The latest rationale - an old one, really, now recycled - for the endless NATO mission in Afghanistan - is that we are there to cleanse that country of terrorists. But not all terrorists are created equal. Some terrorists we rather like.
Washington is angry at Baghdad because Iraqi troops recently stormed a camp north of Baghdad belonging to the Mujahideen-e-Khalq.
That's the Iranian group that several American administrations have backed, even though the state department branded it a terrorist organization for killing Americans and others in the 1970s. (Iran's supreme leader, Ayatollah Syed Khamenei, is partially paralyzed from an alleged Mujahid attack).
In 1986, the group was welcomed and armed in Iraq by Saddam Hussein, then waging a war on Iran - with American blessing.
The group joined his war on Iran and reportedly also his domestic wars on the Kurds and Shiites.
Even after the U.S. turned Saddam from friend to foe, it continued his policy of befriending the enemy of the enemy. Hawkish members of Congress shilled for the Mujahideen, despite reports that the group had become a cult. Defectors were telling horror stories of devotees being indoctrinated, forced to live gender-separated lives, and of families being broken up.
In a twist of fate, the U.S. inherited the Mujahideen camp after its 2003 occupation of Iraq. It disarmed the group but provided it protection. It ignored Iran's calls for the extradition of the "terrorists."
With last month's transfer of security to Iraq, the camp lost its U.S. military post. On Tuesday, Iraqi troops moved in. At least seven people were killed, dozens injured.
Iraq wants to close the camp and send its 3,400 inhabitants to Iran or some third countries. About 1,000 are said to hold non-Iranian documents, including Canadian papers.
The Camp Ashraf Iranians cannot be deported to Iran. They won't feel safe there. That leaves the U.S. and its allies to resettle them. Any takers in Canada, the U.S. and Europe?
The European Union and Britain recently lifted the group's terrorist designation. Perhaps the more enthusiastic pro-Mujahideen politicians in Europe and North America would now offer their home districts as hosts for their friends.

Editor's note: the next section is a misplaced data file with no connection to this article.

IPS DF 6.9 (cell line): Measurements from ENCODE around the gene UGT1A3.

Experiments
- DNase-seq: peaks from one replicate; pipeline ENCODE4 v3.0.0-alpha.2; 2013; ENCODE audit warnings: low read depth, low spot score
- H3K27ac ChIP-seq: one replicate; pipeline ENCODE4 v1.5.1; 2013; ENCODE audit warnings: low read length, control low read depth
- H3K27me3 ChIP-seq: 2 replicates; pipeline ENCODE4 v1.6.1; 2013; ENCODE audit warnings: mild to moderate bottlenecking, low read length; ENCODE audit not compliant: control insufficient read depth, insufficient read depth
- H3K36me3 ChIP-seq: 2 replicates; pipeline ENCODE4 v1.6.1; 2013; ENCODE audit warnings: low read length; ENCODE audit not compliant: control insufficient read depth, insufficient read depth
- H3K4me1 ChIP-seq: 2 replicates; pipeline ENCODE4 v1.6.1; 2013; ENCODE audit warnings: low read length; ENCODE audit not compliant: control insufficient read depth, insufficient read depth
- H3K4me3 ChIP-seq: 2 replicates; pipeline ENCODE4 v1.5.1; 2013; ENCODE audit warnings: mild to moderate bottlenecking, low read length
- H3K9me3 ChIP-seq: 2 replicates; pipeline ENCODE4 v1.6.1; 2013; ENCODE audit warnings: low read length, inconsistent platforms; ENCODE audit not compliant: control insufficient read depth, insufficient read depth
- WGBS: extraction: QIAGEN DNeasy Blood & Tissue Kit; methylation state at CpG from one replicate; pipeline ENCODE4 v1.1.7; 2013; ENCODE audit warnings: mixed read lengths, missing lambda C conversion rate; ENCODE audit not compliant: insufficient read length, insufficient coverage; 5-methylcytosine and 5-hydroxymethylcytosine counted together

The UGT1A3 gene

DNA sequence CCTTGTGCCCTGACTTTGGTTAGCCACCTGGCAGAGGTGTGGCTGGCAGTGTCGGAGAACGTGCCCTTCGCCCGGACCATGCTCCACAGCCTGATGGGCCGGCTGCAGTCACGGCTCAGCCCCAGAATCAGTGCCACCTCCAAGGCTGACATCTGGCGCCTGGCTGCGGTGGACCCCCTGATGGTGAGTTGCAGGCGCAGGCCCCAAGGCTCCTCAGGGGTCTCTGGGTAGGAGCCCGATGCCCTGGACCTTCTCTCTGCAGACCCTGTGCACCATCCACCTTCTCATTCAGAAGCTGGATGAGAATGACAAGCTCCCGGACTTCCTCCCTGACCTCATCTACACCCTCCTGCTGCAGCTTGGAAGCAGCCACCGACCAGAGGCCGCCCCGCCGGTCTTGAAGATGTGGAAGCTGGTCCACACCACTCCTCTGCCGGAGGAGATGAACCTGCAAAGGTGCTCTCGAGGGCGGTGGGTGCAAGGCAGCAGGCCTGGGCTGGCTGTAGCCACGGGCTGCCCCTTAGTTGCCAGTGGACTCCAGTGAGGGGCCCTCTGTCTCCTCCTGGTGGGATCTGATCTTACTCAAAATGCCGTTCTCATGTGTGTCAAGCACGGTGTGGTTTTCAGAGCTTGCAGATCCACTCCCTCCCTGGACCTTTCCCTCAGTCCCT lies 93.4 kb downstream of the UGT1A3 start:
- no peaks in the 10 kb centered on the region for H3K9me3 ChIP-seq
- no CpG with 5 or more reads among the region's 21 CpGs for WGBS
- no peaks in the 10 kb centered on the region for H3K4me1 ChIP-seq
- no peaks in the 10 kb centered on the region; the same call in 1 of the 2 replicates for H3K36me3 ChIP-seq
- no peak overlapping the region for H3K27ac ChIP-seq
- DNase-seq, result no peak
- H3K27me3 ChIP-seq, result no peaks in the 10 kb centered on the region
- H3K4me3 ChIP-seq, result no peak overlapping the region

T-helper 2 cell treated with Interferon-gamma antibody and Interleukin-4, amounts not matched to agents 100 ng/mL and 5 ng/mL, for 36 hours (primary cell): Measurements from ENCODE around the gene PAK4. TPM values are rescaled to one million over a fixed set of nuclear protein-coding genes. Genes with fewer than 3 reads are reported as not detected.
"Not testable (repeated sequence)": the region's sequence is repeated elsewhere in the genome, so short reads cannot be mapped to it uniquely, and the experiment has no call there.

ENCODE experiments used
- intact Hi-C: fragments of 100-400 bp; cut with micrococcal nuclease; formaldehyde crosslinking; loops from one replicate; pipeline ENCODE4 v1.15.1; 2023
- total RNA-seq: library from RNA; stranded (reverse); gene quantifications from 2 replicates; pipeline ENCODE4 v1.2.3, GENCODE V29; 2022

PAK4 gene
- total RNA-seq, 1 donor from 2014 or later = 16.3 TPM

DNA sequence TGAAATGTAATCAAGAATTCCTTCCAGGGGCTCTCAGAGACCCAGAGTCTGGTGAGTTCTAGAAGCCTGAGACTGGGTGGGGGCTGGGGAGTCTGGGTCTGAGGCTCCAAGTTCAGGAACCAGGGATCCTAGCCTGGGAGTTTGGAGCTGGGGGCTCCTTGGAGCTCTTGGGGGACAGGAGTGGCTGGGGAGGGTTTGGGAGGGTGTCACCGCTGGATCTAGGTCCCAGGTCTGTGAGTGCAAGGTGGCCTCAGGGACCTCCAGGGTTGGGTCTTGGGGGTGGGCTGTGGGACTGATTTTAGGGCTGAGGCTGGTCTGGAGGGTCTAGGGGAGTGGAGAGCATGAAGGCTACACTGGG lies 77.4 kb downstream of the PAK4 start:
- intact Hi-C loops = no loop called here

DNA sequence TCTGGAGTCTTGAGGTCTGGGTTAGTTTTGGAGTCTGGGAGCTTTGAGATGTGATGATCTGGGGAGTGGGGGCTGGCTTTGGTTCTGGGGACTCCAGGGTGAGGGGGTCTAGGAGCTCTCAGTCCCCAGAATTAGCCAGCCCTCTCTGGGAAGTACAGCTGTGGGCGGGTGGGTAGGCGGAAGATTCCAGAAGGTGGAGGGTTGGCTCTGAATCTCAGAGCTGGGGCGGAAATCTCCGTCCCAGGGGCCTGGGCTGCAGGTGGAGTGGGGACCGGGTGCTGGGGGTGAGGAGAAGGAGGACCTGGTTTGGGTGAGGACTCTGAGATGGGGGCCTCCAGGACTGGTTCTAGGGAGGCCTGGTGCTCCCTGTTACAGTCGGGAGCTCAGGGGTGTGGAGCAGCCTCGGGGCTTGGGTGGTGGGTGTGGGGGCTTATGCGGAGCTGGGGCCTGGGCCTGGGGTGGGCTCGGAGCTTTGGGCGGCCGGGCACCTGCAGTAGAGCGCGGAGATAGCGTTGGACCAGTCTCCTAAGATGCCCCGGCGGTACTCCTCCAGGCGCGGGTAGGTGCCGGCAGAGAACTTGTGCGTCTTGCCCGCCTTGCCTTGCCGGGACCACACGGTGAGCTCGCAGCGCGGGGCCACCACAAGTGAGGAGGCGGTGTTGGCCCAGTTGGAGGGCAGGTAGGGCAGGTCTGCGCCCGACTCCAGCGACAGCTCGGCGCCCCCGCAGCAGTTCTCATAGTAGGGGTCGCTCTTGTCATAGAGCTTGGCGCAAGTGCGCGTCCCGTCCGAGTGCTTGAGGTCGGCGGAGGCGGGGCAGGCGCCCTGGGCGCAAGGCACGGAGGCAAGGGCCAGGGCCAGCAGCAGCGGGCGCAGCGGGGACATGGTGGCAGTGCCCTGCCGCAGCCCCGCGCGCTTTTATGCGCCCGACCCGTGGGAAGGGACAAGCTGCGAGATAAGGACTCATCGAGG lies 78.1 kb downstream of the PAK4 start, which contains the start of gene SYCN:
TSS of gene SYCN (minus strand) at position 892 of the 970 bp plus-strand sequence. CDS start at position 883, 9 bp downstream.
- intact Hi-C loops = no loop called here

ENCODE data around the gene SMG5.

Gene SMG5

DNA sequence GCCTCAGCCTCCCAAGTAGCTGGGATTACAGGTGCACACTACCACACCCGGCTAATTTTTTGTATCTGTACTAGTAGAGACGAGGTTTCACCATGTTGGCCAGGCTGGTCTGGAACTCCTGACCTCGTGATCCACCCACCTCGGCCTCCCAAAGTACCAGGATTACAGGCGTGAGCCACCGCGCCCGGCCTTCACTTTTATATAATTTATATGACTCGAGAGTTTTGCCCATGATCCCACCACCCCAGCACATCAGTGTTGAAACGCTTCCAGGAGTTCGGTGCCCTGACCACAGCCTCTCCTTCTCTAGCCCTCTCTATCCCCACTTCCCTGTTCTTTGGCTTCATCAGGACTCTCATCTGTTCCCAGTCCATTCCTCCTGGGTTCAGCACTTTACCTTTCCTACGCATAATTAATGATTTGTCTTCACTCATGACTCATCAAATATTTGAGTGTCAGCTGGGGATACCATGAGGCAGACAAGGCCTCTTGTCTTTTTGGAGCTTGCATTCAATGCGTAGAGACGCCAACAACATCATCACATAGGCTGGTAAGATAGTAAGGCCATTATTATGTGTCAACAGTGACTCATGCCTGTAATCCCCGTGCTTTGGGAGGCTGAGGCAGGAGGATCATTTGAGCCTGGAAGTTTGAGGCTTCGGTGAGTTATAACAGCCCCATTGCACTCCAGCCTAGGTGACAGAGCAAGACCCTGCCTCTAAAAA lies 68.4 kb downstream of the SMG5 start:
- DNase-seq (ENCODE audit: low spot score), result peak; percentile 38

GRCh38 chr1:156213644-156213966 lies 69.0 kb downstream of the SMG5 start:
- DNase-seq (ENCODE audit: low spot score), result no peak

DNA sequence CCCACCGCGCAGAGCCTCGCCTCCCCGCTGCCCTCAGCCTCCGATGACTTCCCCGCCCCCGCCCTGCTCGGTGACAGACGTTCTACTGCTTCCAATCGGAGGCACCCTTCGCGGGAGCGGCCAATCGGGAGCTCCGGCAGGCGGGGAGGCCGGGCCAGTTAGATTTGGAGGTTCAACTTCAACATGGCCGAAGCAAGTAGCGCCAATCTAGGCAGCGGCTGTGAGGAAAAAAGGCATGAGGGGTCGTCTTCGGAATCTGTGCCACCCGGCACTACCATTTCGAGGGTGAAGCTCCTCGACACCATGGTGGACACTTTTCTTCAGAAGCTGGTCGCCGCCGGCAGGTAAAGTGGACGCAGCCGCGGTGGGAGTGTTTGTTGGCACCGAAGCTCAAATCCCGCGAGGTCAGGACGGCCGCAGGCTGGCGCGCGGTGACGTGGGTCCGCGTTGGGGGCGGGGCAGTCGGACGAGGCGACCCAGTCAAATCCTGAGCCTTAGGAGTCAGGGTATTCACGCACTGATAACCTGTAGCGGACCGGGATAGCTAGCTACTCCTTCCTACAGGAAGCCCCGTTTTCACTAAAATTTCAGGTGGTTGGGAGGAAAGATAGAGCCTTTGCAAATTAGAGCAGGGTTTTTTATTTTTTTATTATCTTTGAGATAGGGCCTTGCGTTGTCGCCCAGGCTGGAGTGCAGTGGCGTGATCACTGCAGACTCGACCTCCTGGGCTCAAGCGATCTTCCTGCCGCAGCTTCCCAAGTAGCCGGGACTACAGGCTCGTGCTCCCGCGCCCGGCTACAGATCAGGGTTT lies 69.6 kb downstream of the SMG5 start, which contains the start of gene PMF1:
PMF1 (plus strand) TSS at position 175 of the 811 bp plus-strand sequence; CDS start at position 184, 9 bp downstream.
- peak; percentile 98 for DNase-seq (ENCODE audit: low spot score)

The war on terror in Afghanistan is going terribly and has been since 2006, as recently acknowledged by Robert Gates, U.S. defence secretary, and Mike Mullen, chairman of the joint chiefs of staff.
The policy of eradicating poppy production has also been "a failure," says Richard Holbrooke, special envoy for Afghanistan. "We wasted hundreds of millions of dollars, put farmers out of work, alienated families, and drove them into the arms of the Taliban."
Casualties, civilian and military, including Canadian, are at a record high. So are Taliban ambushes.
The situation is to be turned around by having more troops take on the Taliban; training more Afghan soldiers; minimizing civilian casualties from air attacks; letting poppy crops be, for now, since they are the largest source of income for farmers; and engaging "moderate Taliban" in negotiations.
Haven't we heard this before?
How long have NATO and United Nations officials been saying that you can't win by killing civilians?
Hasn't the U.S. alone spent $15 billion on training programs? Why would another $10 billion to $20 billion that's needed to train the required 260,000 Afghans be less prone to corruption and incompetence?
Hasn't it been accepted wisdom for years that what Afghanistan needs is a political solution? Yet there's no discernible effort.
While there's a more honest assessment of the crisis as well as a military and a diplomatic surge under Barack Obama, there's no coherent long-term plan. What we see instead are limited objectives:
Get Afghanistan through the Aug. 20 presidential election in as peaceful a manner as possible, and prepare the ground for an American exit in time for the midterm U.S. congressional elections in the fall of 2010.